Somali Muslim police officer, Mohamed Noor, who shot and killed an unarmed Australian woman, Justine Damond, minutes after she called 911 to report a possible sexual assault behind her home was charged today with murder and manslaughter. Noor, who has been on paid administrative leave since the shooting, was fired today.
ABC7 Officer Mohamed Noor turned himself in after a warrant was issued for his arrest. He shot Justine Ruszczyk Damond, a 40-year-old life coach, on July 15. Damond’s death drew international attention, cost the police chief her job and forced major revisions to the department’s policy on body cameras.
Hennepin County Attorney Mike Freeman said the law makes it difficult to charge police officers unless they are “unacceptably reckless.” He said, “I agree with that.” But he added: “Clearly Officer Noor violated the rules and deserves to be charged.”
Noor is charged with third-degree murder “for perpetrating an eminently dangerous act” and second-degree manslaughter for “culpable negligence creating unreasonable risk.”
If convicted of third-degree murder, Noor could face a maximum of 25 years in prison, though the presumptive sentence is 12 ½ years. A judge could issue a sentence ranging from about 10 ½ to 15 years. The second-degree manslaughter charge carries a maximum sentence of 10 years in prison, but the presumptive sentence is four years. Bail was set at $500,000.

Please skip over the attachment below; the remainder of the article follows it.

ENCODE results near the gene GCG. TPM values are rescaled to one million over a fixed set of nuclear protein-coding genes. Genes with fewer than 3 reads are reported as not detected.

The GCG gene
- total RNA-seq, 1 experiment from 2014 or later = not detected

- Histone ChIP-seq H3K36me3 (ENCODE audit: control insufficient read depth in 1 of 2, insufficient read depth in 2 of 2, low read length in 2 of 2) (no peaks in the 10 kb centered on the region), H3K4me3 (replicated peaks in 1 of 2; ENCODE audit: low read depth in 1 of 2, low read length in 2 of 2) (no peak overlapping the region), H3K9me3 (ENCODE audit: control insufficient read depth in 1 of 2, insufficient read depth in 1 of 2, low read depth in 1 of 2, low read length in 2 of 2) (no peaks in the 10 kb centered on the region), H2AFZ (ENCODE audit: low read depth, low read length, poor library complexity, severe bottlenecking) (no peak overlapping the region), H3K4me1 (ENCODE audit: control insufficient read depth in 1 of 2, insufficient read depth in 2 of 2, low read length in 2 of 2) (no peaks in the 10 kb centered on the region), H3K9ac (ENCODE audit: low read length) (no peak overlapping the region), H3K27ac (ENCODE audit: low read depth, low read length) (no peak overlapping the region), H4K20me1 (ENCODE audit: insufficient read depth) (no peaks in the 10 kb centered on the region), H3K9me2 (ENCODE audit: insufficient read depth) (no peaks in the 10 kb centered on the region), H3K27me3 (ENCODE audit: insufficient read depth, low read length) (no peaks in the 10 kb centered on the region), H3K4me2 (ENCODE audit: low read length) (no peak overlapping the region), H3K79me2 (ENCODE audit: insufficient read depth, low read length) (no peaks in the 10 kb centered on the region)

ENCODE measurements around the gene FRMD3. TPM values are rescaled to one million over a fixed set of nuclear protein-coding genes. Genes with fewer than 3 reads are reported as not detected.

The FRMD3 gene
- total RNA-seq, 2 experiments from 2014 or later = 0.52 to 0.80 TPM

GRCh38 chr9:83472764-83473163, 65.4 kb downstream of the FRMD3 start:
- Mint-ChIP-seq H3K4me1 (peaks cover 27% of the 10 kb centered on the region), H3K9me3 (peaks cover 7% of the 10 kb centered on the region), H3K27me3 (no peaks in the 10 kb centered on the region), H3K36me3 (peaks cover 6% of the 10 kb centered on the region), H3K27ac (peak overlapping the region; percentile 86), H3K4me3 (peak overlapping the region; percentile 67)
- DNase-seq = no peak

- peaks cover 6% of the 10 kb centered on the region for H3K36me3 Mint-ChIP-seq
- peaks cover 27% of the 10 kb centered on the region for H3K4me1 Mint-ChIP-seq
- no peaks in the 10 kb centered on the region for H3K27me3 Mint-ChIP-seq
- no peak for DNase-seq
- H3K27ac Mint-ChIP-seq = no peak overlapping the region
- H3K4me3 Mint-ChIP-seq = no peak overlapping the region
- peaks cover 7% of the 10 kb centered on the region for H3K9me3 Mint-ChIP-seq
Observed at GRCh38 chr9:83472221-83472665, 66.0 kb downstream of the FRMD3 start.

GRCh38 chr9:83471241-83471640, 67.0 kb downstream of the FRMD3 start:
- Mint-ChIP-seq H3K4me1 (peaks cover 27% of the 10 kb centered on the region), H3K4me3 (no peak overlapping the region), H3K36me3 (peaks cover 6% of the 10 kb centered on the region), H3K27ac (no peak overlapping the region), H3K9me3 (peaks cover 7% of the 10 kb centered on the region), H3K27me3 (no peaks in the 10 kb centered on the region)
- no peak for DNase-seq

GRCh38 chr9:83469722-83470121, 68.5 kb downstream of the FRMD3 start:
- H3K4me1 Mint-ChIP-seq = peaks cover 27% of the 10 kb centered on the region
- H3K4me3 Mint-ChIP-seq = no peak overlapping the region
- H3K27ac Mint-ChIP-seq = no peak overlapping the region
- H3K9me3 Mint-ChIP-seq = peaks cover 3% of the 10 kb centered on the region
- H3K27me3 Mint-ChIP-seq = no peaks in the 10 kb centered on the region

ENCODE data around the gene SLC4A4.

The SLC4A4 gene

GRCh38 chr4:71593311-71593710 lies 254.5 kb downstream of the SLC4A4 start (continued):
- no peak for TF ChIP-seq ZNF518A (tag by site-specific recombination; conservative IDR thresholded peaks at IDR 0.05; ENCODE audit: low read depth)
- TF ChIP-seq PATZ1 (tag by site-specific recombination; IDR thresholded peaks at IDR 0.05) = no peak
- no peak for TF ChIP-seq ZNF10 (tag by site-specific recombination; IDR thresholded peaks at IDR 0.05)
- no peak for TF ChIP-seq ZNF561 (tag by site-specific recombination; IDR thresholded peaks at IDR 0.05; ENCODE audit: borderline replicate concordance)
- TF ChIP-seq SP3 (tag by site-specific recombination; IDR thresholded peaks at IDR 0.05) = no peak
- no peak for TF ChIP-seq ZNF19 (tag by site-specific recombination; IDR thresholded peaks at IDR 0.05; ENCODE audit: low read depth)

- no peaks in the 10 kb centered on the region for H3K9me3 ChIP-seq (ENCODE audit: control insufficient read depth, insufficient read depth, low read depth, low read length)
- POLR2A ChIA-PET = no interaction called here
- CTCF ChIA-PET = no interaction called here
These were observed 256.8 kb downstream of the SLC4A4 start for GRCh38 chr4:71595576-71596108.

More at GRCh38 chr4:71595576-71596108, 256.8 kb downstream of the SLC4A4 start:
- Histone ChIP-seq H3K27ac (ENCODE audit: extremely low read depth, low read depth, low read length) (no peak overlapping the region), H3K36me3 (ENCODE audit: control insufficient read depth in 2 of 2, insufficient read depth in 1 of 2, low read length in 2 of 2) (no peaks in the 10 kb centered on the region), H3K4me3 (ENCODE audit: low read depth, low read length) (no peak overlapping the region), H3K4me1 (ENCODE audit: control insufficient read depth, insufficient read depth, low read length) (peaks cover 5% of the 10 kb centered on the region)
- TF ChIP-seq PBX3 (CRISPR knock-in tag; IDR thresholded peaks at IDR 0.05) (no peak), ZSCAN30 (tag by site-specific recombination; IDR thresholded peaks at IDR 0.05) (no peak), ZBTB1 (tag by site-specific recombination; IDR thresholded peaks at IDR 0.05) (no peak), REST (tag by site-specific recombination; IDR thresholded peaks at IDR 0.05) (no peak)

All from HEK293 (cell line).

Noor, a 32-year-old Somali-Muslim, has not talked publicly about the case and declined to be interviewed by state investigators. His attorney, Thomas Plunkett, confirmed Noor turned himself in, but had no other immediate comment.
In a statement, Minneapolis Police Chief Medaria Arradondo doesn’t specifically say Noor was terminated, but he that Noor’s “end date” was Tuesday. Arradondo said he had delayed making an employment decision at the request of prosecutors so it wouldn’t interfere with the criminal investigation.
Damond’s father, John Ruszcyzk, and her fiance, Don Damond, issued a joint statement on behalf of both families, saying they applauded the decision to charge Noor “as one step toward justice for this iniquitous act.”
“No charges can bring our Justine back. However, justice demands accountability for those responsible for recklessly killing the fellow citizens they are sworn to protect, and today’s actions reflect that,” the statement said.